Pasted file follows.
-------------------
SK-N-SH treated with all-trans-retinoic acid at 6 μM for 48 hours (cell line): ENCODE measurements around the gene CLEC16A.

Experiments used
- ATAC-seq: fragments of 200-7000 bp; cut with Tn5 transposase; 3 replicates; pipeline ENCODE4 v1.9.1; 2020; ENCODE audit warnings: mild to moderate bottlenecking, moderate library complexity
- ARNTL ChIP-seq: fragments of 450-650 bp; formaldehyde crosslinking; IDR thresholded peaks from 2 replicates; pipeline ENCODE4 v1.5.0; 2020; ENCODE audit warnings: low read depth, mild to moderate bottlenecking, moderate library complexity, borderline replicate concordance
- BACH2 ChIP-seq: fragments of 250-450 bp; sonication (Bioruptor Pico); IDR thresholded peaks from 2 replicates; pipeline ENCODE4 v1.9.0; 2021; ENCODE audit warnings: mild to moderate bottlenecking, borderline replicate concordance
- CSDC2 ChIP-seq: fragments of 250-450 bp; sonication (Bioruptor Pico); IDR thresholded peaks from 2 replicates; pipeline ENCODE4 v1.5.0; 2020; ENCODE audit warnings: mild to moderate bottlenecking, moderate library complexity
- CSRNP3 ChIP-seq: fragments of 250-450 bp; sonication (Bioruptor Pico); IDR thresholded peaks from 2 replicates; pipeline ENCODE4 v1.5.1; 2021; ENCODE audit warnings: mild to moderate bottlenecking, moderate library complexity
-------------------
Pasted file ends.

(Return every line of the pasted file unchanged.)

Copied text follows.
SK-N-SH treated with all-trans-retinoic acid at 6 μM for 48 hours (cell line): ENCODE measurements around the gene CLEC16A.

Experiments used
- ATAC-seq: fragments of 200-7000 bp; cut with Tn5 transposase; 3 replicates; pipeline ENCODE4 v1.9.1; 2020; ENCODE audit warnings: mild to moderate bottlenecking, moderate library complexity
- ARNTL ChIP-seq: fragments of 450-650 bp; formaldehyde crosslinking; IDR thresholded peaks from 2 replicates; pipeline ENCODE4 v1.5.0; 2020; ENCODE audit warnings: low read depth, mild to moderate bottlenecking, moderate library complexity, borderline replicate concordance
- BACH2 ChIP-seq: fragments of 250-450 bp; sonication (Bioruptor Pico); IDR thresholded peaks from 2 replicates; pipeline ENCODE4 v1.9.0; 2021; ENCODE audit warnings: mild to moderate bottlenecking, borderline replicate concordance
- CSDC2 ChIP-seq: fragments of 250-450 bp; sonication (Bioruptor Pico); IDR thresholded peaks from 2 replicates; pipeline ENCODE4 v1.5.0; 2020; ENCODE audit warnings: mild to moderate bottlenecking, moderate library complexity
- CSRNP3 ChIP-seq: fragments of 250-450 bp; sonication (Bioruptor Pico); IDR thresholded peaks from 2 replicates; pipeline ENCODE4 v1.5.1; 2021; ENCODE audit warnings: mild to moderate bottlenecking, moderate library complexity